This definition limns mysticism as an essential structure of religious life in which the unio mystica is attained, the unification of the human self with divine reality; that is, mysticism is a particular variety of religion having as its most prominent characteristic the unio mystica.4 The Oxford English Dictionary is more comprehensive but likewise emphasizes the mystical union of man and God. Here, the term “mysticism” captures
[t]he opinions, mental tendencies, or habits of thought and feeling, characteristic of mystics; mystical doctrines or spirit; belief in the possibility of union with the Divine nature by means of ecstatic contemplation; reliance on spiritual intuition or exalted feeling as the means of acquiring knowledge of mysteries inaccessible to intellectual apprehension.5

The first sentence is not very helpful because the “opinions” and so forth of “mystics” or “mystical doctrines or spirit” only shift the problem from “mysticism” to “mystics” or “mystical”: what then, pray tell, are “mystics,” and what is “mystical”? Then comes the major characteristic, the “union with the Divine nature,” obviously avoiding the word “God” and preferring instead the vague “Divine nature” and adding some important qualifications: ecstatic contemplation, exalted feeling, acquiring knowledge of mysteries as opposed to intellectual apprehension. “Ecstasy,” “feeling,” and “knowledge” are characteristics that play an important part in most definitions of mysticism. But it cannot be stressed enough: the ultimate goal according to this definition is the union of man with God. Some scholars even go so far as to boldly proclaim, “That we bear the image of God is the starting-point, one might almost say the postulate, of all Mysticism. The complete union of the soul with God is the goal of all Mysticism.”6 There is, however, one problem with this definition. Whether or not it fits a religion such as Judaism we will see, but what about religions that do not presuppose the existence of a transcendent God and the human soul, that is, religions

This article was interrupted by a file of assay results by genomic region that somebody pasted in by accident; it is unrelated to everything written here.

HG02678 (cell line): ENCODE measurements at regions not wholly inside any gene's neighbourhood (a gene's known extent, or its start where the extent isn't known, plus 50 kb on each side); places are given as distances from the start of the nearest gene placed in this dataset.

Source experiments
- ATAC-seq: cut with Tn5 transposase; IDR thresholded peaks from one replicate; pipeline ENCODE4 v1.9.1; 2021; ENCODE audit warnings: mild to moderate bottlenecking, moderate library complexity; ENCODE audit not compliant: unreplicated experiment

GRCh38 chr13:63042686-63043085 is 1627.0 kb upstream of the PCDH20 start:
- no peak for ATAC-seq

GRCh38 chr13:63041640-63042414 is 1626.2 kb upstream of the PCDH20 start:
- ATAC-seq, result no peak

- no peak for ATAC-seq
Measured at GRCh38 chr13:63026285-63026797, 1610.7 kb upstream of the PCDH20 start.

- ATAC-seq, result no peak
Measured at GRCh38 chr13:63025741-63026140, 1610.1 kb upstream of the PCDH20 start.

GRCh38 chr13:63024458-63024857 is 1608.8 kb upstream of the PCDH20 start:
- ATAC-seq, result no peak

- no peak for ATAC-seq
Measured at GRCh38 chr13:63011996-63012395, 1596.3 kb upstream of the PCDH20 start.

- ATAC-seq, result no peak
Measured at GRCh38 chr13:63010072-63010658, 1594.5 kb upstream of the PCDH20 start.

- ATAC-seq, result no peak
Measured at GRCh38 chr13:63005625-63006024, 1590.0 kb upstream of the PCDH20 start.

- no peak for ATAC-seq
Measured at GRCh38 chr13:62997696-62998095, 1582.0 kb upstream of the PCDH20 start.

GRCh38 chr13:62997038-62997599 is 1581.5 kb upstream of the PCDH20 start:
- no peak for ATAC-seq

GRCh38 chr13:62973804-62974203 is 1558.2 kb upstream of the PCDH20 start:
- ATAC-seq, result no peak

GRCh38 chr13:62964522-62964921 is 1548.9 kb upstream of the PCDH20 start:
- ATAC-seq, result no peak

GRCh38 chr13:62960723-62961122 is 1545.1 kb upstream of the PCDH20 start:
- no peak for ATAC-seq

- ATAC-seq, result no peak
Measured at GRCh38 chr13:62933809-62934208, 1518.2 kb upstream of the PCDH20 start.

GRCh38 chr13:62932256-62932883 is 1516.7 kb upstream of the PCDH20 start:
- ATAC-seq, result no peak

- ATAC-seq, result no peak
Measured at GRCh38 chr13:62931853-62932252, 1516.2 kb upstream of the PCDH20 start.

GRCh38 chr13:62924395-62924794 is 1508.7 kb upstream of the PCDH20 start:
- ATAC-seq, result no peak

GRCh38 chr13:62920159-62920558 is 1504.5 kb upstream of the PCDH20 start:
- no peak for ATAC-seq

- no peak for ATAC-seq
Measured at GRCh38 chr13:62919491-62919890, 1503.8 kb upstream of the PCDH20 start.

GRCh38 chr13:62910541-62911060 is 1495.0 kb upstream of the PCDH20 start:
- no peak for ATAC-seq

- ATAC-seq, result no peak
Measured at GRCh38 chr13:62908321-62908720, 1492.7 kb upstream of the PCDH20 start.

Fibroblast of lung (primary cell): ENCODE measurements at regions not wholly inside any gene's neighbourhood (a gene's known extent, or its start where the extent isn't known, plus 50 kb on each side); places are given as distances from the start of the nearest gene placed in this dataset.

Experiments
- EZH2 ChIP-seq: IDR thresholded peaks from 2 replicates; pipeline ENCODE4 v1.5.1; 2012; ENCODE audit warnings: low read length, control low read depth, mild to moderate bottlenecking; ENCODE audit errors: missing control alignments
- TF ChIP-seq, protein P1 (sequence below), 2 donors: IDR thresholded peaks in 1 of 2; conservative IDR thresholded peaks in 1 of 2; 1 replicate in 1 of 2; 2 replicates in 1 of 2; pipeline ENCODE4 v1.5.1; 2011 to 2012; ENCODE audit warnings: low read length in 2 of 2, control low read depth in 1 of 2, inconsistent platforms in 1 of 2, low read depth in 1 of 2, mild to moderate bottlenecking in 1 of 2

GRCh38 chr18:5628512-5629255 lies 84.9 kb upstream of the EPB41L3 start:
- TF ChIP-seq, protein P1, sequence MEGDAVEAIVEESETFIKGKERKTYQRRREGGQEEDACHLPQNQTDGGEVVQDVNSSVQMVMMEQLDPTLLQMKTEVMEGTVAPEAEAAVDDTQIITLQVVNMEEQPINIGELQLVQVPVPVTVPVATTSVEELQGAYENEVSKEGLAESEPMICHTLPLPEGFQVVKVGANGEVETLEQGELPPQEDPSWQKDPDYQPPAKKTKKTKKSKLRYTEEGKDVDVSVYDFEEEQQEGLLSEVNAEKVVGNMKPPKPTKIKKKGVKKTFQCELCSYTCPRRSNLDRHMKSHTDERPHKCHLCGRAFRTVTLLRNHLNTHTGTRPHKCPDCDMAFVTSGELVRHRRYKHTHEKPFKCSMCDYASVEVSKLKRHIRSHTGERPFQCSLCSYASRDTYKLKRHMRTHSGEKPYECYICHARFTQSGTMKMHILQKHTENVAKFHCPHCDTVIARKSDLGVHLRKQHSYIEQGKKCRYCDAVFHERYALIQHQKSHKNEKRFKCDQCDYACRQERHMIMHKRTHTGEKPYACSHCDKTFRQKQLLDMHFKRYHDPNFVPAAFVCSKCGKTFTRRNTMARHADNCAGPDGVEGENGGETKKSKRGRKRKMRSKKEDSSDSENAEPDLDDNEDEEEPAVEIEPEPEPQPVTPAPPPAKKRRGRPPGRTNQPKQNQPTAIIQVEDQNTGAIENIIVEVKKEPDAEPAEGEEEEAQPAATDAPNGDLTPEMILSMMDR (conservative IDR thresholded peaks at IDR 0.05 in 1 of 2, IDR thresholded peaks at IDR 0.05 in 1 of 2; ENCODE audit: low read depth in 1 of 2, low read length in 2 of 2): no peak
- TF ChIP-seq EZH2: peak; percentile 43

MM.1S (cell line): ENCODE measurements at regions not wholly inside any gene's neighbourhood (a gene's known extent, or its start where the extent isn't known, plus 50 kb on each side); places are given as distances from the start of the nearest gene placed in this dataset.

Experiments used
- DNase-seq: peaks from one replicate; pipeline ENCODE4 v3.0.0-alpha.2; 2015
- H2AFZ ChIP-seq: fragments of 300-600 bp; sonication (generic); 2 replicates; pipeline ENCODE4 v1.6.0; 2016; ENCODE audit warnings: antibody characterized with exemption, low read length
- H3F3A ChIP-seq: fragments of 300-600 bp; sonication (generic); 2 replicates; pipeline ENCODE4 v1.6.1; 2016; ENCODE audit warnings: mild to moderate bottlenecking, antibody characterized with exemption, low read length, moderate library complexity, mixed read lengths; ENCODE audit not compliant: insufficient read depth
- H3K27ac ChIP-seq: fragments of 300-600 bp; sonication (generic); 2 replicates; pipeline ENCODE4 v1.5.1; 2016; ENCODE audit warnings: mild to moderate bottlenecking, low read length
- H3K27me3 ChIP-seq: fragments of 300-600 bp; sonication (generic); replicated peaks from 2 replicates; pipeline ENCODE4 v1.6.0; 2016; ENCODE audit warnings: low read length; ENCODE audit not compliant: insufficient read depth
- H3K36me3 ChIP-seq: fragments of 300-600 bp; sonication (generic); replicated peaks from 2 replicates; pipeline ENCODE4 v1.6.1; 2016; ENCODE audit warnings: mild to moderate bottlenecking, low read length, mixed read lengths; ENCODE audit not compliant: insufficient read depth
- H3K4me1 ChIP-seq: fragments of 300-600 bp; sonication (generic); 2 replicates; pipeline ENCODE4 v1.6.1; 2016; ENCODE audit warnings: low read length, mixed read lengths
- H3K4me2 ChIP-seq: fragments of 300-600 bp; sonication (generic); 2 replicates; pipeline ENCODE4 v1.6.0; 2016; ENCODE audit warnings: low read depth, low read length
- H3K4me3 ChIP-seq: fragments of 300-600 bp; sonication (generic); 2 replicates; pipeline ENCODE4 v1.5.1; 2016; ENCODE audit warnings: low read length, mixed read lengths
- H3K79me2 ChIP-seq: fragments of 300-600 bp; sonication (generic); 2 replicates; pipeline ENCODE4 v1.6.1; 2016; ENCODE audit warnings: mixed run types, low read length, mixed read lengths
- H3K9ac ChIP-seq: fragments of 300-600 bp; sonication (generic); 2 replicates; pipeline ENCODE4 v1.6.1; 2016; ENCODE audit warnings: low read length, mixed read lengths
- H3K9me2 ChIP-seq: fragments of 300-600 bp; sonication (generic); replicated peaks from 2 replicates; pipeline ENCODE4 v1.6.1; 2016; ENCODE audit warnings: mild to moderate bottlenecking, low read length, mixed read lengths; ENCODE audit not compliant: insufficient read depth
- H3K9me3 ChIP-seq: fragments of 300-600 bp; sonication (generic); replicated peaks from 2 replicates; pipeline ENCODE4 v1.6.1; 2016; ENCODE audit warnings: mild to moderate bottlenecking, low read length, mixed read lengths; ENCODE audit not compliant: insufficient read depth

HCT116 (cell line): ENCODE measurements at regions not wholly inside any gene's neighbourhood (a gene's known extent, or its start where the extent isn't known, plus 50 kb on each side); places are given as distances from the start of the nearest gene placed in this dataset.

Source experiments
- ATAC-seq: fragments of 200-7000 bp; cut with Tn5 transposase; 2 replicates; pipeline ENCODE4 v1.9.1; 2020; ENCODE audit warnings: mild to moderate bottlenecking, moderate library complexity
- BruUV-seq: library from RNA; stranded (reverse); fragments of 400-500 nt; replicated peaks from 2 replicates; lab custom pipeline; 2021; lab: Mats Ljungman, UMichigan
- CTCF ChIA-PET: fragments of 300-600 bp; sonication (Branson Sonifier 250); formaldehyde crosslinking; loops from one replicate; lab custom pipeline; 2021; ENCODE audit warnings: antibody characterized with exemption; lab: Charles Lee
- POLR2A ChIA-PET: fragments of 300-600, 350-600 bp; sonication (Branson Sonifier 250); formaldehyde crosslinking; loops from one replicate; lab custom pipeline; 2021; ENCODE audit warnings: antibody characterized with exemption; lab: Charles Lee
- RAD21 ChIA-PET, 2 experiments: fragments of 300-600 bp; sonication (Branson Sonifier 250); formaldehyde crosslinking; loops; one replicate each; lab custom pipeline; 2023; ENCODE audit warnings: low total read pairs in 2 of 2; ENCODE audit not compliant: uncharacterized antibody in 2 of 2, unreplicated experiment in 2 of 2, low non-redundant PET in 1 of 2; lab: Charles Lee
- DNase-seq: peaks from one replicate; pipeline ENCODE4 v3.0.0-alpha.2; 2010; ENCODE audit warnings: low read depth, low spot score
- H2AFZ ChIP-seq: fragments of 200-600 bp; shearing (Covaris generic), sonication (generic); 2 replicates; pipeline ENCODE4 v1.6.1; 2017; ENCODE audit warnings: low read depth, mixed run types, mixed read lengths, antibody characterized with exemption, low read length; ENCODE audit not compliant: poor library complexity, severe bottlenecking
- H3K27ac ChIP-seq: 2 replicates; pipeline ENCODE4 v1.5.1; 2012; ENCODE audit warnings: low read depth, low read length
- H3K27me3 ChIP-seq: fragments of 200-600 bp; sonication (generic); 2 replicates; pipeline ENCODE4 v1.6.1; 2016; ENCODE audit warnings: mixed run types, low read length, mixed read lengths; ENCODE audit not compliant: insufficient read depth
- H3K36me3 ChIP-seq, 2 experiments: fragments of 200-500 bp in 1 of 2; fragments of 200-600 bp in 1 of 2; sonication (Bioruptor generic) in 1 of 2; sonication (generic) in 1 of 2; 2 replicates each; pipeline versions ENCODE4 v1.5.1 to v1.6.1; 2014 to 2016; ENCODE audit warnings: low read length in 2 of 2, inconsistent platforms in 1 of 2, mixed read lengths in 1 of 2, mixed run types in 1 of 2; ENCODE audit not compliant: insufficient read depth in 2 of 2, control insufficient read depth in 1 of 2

4 Interestingly enough, this definition has become much less assertive – and loses the unio mystica – in the more recent nineteenth Brockhaus edition of 1991 (vol. 15, p. 268): “Mysticism [the original Latin mysticus translates as “mysterious,” from the Greek mystikós], … a multilevel phenomenon that is difficult to pin down and which in its various cultural manifestations is common to all religions. Mysticism designates the direct experience of a divine reality that transcends everyday consciousness and rational perception.” 5 The Oxford English Dictionary, 2nd ed., prepared by J. A. Simpson and E. S. C. Weiner, vol. 10 (Oxford: Clarendon Press, 1989), p. 176. 6 William Ralph Inge, Christian Mysticism: Considered in Eight Lectures Delivered before the University of Oxford (London: Methuen, 1899, Appendix A), p. 339 (my emphasis in italics). Scholem refers to this appendix in his Major Trends (below, n. 10), p. 4, without giving the precise bibliographical details. Unfortunately, the appendix has disappeared in later editions of Inge’s book, and one frustrated reader added (on p. 333 of the 1956 edition) the handwritten note, “What [expletive] happened to the famous Appendix?” On the concept of the mystical union in general, see Ileana Marcoulesco, “Mystical Union,” in Mircea Eliade, ed., The Encyclopedia of Religion, vol. 10 (London: Collier Macmillan, 1987), pp. 239–245.